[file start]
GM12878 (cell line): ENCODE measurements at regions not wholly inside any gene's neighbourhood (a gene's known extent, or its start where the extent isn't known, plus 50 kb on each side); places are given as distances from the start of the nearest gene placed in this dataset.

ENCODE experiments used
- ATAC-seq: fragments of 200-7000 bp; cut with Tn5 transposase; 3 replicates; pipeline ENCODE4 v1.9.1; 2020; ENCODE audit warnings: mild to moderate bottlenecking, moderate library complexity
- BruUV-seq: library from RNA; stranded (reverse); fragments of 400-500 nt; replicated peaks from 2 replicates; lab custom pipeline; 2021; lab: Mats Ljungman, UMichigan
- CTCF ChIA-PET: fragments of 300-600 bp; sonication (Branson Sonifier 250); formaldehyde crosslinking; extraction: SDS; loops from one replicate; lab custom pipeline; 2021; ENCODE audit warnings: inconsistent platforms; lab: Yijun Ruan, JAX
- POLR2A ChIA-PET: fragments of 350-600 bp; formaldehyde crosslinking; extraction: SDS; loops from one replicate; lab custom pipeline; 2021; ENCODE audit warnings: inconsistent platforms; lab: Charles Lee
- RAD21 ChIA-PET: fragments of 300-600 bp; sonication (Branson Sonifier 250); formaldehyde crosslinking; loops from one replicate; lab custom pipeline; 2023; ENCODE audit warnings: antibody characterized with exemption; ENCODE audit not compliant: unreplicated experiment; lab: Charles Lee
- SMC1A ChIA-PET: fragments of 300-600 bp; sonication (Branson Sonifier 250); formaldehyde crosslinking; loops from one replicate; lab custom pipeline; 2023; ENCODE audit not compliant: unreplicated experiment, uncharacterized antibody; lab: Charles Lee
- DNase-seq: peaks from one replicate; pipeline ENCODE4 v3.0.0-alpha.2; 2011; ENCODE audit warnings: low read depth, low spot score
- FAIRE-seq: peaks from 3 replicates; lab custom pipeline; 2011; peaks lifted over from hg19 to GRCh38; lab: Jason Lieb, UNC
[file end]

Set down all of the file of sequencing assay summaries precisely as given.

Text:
GM12878 (cell line): ENCODE measurements at regions not wholly inside any gene's neighbourhood (a gene's known extent, or its start where the extent isn't known, plus 50 kb on each side); places are given as distances from the start of the nearest gene placed in this dataset.

ENCODE experiments used
- ATAC-seq: fragments of 200-7000 bp; cut with Tn5 transposase; 3 replicates; pipeline ENCODE4 v1.9.1; 2020; ENCODE audit warnings: mild to moderate bottlenecking, moderate library complexity
- BruUV-seq: library from RNA; stranded (reverse); fragments of 400-500 nt; replicated peaks from 2 replicates; lab custom pipeline; 2021; lab: Mats Ljungman, UMichigan
- CTCF ChIA-PET: fragments of 300-600 bp; sonication (Branson Sonifier 250); formaldehyde crosslinking; extraction: SDS; loops from one replicate; lab custom pipeline; 2021; ENCODE audit warnings: inconsistent platforms; lab: Yijun Ruan, JAX
- POLR2A ChIA-PET: fragments of 350-600 bp; formaldehyde crosslinking; extraction: SDS; loops from one replicate; lab custom pipeline; 2021; ENCODE audit warnings: inconsistent platforms; lab: Charles Lee
- RAD21 ChIA-PET: fragments of 300-600 bp; sonication (Branson Sonifier 250); formaldehyde crosslinking; loops from one replicate; lab custom pipeline; 2023; ENCODE audit warnings: antibody characterized with exemption; ENCODE audit not compliant: unreplicated experiment; lab: Charles Lee
- SMC1A ChIA-PET: fragments of 300-600 bp; sonication (Branson Sonifier 250); formaldehyde crosslinking; loops from one replicate; lab custom pipeline; 2023; ENCODE audit not compliant: unreplicated experiment, uncharacterized antibody; lab: Charles Lee
- DNase-seq: peaks from one replicate; pipeline ENCODE4 v3.0.0-alpha.2; 2011; ENCODE audit warnings: low read depth, low spot score
- FAIRE-seq: peaks from 3 replicates; lab custom pipeline; 2011; peaks lifted over from hg19 to GRCh38; lab: Jason Lieb, UNC